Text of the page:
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Full text of "I And Thou"

of its immediacy. Love itself cannot persist in the
immediacy of relation; love endures, but in the inter-
change of actual and potential being. Every Thou in
the world is enjoined by its nature to become a thing
for us, or at all events to re-enter continually the
condition of things.

Only in one, all-embracing relation is potential still
actual being. Only one Thou never ceases by its nature
to be Thou for us. He who knows God knows also very
well remoteness from God, and the anguish of barrenness
in the tormented heart; but he does not know the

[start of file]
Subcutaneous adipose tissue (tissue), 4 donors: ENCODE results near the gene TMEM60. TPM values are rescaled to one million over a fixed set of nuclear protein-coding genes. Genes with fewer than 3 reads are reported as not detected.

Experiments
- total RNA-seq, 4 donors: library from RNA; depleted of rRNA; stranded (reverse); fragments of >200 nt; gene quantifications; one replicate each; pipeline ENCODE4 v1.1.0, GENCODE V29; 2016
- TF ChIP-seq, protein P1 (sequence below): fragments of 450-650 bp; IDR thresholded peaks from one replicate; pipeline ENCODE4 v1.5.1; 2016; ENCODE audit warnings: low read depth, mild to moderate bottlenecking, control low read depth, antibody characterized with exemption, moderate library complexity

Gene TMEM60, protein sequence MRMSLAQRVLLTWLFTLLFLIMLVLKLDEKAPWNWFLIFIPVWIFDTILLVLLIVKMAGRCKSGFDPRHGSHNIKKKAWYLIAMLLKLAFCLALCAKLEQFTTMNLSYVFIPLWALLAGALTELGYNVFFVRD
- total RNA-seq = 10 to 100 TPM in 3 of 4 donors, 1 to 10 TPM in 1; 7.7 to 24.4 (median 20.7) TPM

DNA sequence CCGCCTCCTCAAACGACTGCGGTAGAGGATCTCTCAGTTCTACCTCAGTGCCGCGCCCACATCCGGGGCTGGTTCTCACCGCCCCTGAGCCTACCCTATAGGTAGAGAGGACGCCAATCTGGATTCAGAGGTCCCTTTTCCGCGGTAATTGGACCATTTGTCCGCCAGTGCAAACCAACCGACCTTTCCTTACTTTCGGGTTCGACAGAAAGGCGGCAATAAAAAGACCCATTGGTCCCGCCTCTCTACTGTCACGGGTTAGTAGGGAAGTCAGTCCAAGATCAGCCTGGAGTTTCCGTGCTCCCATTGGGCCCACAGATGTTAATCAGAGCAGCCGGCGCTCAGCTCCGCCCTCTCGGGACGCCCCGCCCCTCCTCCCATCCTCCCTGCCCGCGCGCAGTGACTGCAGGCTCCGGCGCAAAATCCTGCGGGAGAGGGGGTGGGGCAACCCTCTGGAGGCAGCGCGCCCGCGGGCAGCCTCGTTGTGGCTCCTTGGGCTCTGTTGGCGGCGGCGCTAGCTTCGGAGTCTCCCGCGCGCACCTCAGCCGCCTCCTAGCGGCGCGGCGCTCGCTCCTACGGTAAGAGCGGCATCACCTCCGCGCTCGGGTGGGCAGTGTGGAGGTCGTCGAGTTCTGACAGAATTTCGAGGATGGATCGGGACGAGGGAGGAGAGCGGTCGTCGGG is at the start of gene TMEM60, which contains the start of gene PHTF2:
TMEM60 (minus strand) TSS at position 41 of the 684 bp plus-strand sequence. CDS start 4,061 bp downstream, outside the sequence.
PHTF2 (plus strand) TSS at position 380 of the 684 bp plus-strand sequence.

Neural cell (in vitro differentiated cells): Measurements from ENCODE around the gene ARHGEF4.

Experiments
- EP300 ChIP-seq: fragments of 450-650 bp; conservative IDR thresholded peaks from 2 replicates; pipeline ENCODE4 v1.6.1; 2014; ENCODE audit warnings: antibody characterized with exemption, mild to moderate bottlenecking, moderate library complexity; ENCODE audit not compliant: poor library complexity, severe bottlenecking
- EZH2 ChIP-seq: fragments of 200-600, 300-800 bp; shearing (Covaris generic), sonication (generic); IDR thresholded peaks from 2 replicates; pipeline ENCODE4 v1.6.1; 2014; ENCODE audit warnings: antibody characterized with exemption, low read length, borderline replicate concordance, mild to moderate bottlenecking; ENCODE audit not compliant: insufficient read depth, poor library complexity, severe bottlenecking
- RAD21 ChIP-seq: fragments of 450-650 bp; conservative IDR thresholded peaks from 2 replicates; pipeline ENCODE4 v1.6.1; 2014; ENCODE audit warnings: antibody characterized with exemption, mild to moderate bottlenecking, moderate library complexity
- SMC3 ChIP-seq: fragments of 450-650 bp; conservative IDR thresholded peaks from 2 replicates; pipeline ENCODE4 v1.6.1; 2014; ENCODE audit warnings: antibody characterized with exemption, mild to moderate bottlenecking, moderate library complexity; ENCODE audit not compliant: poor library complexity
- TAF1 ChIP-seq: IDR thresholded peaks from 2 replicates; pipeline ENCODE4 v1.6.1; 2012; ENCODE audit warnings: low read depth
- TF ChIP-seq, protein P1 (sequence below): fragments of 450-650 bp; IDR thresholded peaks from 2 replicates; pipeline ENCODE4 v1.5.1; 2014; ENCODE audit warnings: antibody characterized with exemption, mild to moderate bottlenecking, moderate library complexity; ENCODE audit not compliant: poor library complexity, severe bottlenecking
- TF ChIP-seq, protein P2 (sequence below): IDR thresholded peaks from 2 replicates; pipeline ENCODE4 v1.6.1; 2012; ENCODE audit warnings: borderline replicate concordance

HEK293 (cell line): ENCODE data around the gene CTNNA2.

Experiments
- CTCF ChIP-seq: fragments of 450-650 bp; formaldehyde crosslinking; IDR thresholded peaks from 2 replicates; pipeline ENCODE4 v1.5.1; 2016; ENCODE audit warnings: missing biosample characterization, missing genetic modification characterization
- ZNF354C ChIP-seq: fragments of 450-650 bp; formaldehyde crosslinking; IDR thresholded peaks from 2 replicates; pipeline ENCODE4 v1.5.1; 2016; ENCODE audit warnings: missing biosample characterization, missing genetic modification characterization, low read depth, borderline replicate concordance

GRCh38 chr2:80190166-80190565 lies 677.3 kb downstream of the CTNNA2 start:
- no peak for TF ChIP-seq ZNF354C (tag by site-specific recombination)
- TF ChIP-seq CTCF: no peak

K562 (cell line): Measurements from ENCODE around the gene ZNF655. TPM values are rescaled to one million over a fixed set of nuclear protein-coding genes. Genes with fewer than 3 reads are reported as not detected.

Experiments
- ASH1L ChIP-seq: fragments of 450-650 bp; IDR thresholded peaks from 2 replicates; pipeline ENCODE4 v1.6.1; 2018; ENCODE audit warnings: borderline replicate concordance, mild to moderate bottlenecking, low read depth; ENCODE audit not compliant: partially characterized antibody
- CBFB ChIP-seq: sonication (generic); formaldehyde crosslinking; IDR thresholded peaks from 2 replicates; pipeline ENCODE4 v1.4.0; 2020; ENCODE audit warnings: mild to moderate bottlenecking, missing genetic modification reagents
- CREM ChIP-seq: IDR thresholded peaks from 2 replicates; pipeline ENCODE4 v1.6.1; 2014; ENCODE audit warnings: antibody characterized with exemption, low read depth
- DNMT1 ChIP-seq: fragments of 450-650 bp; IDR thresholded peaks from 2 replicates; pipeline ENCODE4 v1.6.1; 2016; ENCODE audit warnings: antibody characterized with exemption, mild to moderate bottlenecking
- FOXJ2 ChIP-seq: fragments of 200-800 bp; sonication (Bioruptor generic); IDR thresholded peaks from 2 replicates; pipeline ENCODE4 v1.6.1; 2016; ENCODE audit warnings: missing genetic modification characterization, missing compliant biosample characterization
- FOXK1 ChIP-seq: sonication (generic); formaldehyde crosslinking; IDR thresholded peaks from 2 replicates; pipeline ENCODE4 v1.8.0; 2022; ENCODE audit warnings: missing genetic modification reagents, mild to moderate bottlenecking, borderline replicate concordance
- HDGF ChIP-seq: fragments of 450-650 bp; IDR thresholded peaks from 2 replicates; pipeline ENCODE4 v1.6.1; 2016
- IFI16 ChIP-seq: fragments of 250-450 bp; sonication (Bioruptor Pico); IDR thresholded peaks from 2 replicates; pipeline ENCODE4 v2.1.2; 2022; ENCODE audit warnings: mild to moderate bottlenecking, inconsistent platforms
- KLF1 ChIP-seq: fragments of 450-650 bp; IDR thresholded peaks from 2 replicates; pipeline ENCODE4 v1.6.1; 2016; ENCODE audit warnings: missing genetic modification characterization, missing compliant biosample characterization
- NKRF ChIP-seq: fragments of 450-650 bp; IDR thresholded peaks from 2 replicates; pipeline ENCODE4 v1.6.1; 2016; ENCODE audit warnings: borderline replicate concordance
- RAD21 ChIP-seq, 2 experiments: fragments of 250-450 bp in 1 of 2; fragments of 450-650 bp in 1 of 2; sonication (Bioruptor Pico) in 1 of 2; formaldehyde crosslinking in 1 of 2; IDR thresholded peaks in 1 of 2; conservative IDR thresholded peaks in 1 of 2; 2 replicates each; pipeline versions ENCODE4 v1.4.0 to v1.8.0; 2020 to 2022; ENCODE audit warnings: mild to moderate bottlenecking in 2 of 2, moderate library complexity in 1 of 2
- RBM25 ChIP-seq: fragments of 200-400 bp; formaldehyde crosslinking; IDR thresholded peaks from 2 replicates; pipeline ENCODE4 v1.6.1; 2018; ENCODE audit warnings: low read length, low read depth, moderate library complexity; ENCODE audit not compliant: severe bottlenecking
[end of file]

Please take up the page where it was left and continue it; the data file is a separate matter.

absence of God: it is we only who are not always
there.

The lover in the Vita Nuova rightly and properly
says for the most part Ella and only at times Vti.
The spectator of the Paradiso, when he says Colui,
speaks from poetic necessity, and knows it. If God is
addressed as He or It, it is always allegorically. But
if we say Thou to Him, then mortal sense has set the
unbroken truth of th0 world into a word.

Every real relation in the world is exclusive, the
Other breaks in on it and avenges its exclusion. Only
in the relation with God are unconditioned exclusiveness
and unconditioned inclusiveness one and the same,
in which the whole universe is implied.
Every real relation in the world rests on individuation,
this is its joy—for only in this way is mutual knowledge
of different beings won—and its limitation—for in this
way perfect knowledge and being known are foregone.
But in the perfect relation my Thou comprehends but is
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